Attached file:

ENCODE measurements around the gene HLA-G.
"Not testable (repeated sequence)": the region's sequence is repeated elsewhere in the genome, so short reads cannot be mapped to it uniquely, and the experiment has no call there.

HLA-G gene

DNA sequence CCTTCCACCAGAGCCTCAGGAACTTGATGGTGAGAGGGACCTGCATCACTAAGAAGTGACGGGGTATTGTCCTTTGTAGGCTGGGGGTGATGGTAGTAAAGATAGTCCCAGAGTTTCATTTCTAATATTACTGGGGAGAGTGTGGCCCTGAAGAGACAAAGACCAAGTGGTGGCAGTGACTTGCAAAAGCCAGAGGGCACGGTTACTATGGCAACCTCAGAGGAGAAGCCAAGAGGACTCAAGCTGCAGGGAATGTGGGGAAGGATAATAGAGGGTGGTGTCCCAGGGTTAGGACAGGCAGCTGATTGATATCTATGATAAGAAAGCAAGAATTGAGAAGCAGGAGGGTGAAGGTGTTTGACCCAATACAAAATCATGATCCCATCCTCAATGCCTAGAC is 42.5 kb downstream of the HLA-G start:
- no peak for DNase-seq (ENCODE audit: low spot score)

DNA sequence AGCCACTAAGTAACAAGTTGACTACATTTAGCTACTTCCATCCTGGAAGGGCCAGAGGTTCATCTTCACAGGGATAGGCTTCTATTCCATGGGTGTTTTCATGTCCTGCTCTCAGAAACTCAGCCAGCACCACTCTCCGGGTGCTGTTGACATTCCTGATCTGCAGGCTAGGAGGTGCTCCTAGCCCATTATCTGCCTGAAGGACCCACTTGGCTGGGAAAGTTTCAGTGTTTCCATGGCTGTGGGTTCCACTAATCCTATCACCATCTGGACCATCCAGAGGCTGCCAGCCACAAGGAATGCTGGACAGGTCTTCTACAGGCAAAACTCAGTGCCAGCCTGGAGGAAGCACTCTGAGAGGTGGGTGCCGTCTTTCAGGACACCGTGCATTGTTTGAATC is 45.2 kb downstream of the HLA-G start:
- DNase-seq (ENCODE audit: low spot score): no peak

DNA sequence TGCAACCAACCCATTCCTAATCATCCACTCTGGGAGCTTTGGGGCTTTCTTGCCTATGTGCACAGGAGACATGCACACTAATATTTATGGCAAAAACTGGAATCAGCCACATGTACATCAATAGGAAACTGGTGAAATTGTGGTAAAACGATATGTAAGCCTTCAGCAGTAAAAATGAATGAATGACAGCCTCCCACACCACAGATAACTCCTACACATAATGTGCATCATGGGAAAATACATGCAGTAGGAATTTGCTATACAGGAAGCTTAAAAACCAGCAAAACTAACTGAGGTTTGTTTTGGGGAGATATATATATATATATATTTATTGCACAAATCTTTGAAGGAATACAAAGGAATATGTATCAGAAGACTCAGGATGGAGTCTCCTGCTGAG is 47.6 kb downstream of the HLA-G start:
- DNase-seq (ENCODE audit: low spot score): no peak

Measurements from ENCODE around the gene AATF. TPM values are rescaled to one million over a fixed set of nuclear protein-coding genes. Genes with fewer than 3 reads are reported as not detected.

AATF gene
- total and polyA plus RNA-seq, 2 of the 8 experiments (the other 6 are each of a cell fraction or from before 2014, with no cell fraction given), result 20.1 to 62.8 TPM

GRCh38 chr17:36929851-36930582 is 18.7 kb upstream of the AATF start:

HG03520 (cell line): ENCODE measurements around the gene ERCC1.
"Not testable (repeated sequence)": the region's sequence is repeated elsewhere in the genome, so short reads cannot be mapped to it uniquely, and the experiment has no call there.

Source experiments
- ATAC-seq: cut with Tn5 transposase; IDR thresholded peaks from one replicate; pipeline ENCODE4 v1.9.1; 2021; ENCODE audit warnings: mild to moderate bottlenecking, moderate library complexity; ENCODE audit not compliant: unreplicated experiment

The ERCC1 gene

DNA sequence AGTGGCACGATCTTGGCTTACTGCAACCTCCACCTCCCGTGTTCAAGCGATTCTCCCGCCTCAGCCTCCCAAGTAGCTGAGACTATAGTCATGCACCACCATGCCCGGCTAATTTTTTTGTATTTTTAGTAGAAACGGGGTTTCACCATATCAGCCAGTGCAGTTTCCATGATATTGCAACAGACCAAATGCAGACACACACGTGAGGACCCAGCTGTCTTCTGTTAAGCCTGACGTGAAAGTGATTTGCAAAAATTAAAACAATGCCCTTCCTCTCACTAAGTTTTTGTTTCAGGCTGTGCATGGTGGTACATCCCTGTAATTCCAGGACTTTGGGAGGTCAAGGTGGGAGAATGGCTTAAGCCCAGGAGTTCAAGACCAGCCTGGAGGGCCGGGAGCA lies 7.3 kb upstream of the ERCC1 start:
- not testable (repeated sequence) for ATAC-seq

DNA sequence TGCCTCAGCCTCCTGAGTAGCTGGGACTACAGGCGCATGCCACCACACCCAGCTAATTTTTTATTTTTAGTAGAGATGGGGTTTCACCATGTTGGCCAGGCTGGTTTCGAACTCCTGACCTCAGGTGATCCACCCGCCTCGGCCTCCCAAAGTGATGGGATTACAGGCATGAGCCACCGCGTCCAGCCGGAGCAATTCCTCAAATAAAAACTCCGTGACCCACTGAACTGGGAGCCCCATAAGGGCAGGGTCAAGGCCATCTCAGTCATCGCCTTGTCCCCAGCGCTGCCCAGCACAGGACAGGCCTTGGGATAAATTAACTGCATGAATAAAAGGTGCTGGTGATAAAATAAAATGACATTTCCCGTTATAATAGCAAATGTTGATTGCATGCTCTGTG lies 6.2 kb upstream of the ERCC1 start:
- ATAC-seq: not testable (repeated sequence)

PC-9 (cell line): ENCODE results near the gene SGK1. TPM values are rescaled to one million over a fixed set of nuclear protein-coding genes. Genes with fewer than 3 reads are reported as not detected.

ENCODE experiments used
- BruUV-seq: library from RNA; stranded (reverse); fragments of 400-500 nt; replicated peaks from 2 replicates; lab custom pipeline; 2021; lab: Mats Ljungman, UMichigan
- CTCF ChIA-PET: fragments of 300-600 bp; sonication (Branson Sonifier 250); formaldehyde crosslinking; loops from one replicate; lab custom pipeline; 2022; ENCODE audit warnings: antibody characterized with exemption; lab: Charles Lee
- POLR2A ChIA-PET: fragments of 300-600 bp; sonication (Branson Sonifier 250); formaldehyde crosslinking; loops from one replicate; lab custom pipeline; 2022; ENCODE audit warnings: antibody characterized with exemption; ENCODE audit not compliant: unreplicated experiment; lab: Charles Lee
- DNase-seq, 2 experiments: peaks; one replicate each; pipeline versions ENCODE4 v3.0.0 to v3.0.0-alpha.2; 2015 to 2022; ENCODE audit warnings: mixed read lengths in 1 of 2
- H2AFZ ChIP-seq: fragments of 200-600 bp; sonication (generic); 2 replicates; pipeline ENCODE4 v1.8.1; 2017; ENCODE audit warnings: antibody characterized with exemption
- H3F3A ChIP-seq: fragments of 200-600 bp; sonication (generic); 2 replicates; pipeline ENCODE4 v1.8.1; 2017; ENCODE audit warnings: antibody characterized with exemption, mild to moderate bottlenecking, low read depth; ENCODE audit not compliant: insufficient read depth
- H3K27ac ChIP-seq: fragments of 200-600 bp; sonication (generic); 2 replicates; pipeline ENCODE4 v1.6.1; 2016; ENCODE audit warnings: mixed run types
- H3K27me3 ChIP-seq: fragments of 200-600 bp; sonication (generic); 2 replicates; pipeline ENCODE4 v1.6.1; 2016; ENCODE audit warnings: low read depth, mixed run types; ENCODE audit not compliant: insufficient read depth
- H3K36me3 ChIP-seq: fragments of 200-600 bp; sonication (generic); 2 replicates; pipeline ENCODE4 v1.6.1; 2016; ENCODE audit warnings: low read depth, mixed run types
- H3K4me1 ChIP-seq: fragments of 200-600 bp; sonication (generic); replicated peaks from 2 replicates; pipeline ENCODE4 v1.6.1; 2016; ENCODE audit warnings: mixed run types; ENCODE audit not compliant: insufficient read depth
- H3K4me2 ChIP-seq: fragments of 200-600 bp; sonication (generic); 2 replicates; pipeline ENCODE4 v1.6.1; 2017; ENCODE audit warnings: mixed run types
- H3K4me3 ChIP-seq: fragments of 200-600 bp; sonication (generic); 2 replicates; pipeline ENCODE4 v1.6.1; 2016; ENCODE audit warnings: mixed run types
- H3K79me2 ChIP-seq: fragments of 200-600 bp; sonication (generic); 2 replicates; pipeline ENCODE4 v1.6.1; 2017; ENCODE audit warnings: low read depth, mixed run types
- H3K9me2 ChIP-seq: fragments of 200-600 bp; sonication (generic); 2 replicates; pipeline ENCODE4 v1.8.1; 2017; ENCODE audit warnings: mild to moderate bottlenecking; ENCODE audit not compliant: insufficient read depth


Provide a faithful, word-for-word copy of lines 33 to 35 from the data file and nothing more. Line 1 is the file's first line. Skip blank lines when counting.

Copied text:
- H3K36me3 ChIP-seq: fragments of 200-600 bp; sonication (generic); 2 replicates; pipeline ENCODE4 v1.6.1; 2016; ENCODE audit warnings: low read depth, mixed run types
- H3K4me1 ChIP-seq: fragments of 200-600 bp; sonication (generic); replicated peaks from 2 replicates; pipeline ENCODE4 v1.6.1; 2016; ENCODE audit warnings: mixed run types; ENCODE audit not compliant: insufficient read depth
- H3K4me2 ChIP-seq: fragments of 200-600 bp; sonication (generic); 2 replicates; pipeline ENCODE4 v1.6.1; 2017; ENCODE audit warnings: mixed run types